Neutrino

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Neutrino/Antineutrino
FirstNeutrinoEventAnnotated.jpg
The first use of a hydrogen bubble chamber to detect neutrinos, on November 13, 1970. A neutrino hit a proton in a hydrogen atom. The collision occurred at the point where three tracks emanate on the right of the photograph.
CompositionElementary particle
StatisticsFermion
GenerationFirst, second and third
InteractionsWeak interaction and gravitation
SymbolError no symbol defined, Error no symbol defined, Error no symbol defined
AntiparticleAntineutrinos are possibly identical to the neutrino (see Majorana fermion).
TheorizedError no symbol defined (Electron neutrino): Wolfgang Pauli (1930)
Error no symbol defined (Muon neutrino): Late 1940s Error no symbol defined (Tau neutrino): Mid 1970s
DiscoveredError no symbol defined: Clyde Cowan, Frederick Reines (1956)
Error no symbol defined: Leon Lederman, Melvin Schwartz and Jack Steinberger (1962)
Error no symbol defined: DONUT collaboration (2000)
Types3 – electron neutrino, muon neutrino and tau neutrino
MassSmall, but non-zero.
Electric chargee
Spin12
Weak hypercharge−1
BL−1
X−3

Neutrinos are a type of elementary particle that exist all across the universe. The word neutrino means a small neutral particle. Physicists study these particles, but they are hard to find because they have a very small chance of interacting with regular matter. (For example, they usually pass through the whole earth without touching any other particles). Neutrinos travel near the speed of light.[1]

Neutrinos are very difficult to detect. They are very unlikely to collide (interact) with other particles as they travel through space or through matter. Electrons have an electric charge, but neutrinos do not. This means that neutrinos are unaffected by the electromagnetic force. The first detectors built to find neutrinos observed only 10 or 15 each year. Recent detectors use tanks that contain about a thousand tons of water or other liquid, which lets them detect about 10 to 100 neutrinos per day.[2]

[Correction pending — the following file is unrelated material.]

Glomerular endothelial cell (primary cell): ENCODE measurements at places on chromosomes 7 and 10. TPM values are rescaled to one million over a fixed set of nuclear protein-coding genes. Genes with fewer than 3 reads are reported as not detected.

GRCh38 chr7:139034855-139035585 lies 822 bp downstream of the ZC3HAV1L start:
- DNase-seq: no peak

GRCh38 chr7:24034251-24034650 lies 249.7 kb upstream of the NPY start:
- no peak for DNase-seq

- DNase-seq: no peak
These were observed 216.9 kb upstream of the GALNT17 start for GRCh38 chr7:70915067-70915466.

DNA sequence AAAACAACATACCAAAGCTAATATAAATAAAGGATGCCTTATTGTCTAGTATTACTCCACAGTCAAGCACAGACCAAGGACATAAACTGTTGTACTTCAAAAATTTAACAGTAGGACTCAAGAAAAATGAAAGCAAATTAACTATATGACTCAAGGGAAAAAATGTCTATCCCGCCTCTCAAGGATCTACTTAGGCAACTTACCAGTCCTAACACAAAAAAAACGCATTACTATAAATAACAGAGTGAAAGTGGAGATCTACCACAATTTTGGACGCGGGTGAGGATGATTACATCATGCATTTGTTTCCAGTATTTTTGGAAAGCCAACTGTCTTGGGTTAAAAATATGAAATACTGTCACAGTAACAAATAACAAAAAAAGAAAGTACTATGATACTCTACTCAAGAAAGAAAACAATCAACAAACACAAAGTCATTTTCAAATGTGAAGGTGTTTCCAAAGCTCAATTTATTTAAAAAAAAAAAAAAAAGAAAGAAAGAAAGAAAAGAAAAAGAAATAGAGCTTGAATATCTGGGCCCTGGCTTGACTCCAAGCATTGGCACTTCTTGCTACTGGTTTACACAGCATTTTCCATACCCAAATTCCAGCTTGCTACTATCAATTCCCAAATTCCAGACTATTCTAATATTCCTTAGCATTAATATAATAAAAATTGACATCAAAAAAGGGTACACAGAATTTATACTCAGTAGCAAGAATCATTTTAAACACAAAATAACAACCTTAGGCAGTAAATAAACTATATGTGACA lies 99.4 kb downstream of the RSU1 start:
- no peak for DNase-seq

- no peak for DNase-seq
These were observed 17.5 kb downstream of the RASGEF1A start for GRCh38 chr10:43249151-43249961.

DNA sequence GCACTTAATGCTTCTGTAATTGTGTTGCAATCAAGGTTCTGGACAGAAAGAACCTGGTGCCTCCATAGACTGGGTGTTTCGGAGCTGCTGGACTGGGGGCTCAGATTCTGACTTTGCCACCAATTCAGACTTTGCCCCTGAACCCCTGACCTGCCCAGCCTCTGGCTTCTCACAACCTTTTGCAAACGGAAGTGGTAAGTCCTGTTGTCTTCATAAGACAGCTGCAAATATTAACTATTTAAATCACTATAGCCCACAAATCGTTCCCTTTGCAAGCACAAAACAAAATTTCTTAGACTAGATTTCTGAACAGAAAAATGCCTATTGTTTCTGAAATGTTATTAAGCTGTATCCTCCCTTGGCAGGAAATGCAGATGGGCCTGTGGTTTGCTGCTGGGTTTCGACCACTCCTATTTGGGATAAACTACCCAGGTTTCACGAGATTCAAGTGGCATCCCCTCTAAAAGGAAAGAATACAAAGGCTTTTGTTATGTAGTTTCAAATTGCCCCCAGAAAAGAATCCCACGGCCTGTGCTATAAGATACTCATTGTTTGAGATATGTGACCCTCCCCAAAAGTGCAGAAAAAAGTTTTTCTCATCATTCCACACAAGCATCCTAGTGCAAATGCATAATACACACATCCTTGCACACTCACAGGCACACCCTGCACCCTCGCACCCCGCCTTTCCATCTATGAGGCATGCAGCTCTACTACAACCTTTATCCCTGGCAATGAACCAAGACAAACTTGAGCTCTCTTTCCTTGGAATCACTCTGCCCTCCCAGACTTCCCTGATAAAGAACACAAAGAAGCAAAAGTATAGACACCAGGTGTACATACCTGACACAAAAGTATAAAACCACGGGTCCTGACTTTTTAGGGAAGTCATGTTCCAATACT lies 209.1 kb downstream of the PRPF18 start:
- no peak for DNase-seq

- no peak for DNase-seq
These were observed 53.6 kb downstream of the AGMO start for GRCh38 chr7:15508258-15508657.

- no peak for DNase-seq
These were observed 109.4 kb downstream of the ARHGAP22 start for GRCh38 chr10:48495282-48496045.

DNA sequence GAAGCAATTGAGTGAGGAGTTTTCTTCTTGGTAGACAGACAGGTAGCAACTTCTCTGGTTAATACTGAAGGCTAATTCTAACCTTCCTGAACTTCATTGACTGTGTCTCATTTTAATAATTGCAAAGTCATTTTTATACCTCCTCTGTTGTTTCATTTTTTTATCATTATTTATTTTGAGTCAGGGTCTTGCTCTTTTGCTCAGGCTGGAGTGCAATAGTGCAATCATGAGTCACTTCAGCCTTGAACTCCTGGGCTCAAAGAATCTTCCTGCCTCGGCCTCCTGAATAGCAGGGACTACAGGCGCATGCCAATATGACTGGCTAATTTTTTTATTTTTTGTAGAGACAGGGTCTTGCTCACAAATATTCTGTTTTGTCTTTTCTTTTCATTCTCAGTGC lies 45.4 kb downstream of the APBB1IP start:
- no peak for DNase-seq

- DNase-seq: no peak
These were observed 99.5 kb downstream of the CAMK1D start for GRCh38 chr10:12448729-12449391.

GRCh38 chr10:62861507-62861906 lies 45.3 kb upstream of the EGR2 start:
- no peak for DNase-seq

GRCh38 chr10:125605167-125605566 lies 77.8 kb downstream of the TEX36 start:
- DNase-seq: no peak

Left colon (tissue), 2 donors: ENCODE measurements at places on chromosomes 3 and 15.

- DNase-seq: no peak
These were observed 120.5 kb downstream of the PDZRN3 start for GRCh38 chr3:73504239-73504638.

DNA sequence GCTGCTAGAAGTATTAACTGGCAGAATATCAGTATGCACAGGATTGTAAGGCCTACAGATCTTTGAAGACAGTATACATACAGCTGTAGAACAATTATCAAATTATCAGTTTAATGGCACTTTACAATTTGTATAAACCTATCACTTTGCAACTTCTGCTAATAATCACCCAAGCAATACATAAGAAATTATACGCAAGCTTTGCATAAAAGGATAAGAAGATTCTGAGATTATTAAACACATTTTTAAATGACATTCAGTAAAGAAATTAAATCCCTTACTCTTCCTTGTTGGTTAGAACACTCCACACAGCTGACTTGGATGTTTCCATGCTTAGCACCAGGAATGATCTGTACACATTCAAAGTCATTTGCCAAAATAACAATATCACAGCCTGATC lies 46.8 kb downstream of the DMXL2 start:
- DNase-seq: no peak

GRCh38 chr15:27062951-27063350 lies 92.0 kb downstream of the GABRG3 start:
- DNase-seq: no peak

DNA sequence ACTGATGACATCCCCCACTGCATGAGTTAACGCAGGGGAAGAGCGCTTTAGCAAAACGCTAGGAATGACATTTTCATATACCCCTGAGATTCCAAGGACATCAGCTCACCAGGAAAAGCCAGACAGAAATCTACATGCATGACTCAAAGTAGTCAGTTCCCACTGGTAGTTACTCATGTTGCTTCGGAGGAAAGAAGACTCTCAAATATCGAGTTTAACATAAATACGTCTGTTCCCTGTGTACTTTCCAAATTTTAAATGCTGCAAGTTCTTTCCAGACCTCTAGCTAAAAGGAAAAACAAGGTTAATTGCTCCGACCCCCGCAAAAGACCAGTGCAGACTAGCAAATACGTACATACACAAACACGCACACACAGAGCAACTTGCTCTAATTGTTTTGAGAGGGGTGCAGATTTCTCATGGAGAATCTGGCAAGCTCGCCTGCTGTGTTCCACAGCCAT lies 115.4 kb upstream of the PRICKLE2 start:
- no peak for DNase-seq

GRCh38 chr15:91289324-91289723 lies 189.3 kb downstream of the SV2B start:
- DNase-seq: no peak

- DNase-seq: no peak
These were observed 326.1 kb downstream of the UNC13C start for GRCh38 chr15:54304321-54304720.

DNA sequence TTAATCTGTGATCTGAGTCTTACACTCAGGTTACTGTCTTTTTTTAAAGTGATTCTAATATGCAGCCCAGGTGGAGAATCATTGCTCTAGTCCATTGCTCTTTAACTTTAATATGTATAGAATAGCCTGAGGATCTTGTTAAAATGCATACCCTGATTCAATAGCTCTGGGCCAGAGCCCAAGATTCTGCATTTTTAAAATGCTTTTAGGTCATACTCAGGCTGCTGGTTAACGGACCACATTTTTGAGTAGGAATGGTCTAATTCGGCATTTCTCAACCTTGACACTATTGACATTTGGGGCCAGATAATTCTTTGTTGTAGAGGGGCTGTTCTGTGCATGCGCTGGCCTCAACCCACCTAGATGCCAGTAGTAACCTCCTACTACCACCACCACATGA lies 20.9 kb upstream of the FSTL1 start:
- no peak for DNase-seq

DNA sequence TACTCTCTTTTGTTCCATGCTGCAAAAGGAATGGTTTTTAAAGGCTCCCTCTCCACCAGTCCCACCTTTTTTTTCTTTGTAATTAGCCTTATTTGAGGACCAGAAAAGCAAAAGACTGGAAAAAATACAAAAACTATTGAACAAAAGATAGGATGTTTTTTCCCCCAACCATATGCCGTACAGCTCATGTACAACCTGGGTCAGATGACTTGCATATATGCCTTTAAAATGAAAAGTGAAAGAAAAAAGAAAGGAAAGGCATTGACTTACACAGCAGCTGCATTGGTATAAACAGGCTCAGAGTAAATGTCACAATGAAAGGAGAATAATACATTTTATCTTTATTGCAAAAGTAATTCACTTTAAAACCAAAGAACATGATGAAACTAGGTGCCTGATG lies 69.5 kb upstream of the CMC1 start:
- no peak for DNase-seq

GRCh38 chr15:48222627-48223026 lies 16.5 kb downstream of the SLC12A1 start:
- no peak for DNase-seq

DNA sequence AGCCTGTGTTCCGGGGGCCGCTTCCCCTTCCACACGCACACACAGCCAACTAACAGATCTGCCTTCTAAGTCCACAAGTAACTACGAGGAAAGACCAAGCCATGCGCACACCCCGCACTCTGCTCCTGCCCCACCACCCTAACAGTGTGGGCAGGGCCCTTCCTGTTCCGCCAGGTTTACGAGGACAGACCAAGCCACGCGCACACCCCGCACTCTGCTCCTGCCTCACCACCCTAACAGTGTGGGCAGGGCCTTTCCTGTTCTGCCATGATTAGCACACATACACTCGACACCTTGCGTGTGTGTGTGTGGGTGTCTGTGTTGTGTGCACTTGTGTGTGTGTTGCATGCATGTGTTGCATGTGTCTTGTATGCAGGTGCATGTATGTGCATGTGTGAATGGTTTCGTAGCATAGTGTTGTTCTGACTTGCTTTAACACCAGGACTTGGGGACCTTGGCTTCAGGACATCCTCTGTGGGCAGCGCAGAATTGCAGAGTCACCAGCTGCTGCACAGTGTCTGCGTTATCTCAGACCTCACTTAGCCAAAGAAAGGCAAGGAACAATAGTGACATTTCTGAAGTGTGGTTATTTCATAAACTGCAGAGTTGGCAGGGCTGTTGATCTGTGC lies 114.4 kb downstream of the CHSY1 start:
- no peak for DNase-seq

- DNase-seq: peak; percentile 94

Neutrinos are generated in particle accelerators, in the sun, in other stars, and in nuclear reactions such as in nuclear reactors. They are generated whenever there is a nuclear reaction in the form of beta decay. This process starts off with one neutron, and ends with one electron, one proton, and one neutrino.

We used to think that neutrinos have no mass, but a few years ago physicists found that they have a very small mass, much lighter than electrons. By finding neutrinos, we can learn about the structure and the history of the universe. Since most of them pass easily through sun, physicists have learned about the reactions in the center of the sun that make the sun's heat, by detecting the neutrinos that come out from the sun's center.

The three types of neutrinos are named after the three leptons that have electric charge. There is the electron neutrino (ve), the muon neutrino (vµ), and the tau neutrino (vτ). Each neutrino has an antiparticle, called an antineutrino. Therefore, there is an electron antineutrino, a muon antineutrino, and tau antineutrino.

The three types of neutrinos change into each other over time, so an electron neutrino could turn into a muon or tau neutrino and then back again. This is called neutrino oscillation. This oscillation was suggested when then number of electron neutrinos from the Sun was measured in the 1960s, and the amount was only about a third of what theories at the time said there should be. The result of neutrino oscillation is that most of the electron neutrinos made in the Sun change to another type of neutrino .

Most neutrinos passing through the planet Earth come from the Sun. About 65 billion (6.5×1010) solar neutrinos per second pass through every square centimeter of area, including our own bodies. [3] This is true even on the night side of Earth, because nearly all the neutrinos from the sun pass easily through the Earth.

Related pages[change | change source]

References[change | change source]

  1. Cho, Adrian 2012. Once Again, Physicists Debunk Faster-Than-Light Neutrinos. Science AAAS. [1] Archived 2012-12-25 at the Wayback Machine
  2. Wurm, M.; et al. (2010). "Solar Neutrino Spectroscopy". arXiv. doi:10.1002/asna.200911361.
  3. J. Bahcall; et al. (2005). "New solar opacities, abundances, helioseismology, and neutrino fluxes". The Astrophysical Journal. 621: L85–L88. arXiv:astro-ph/0412440. Bibcode:2005ApJ...621L..85B. doi:10.1086/428929.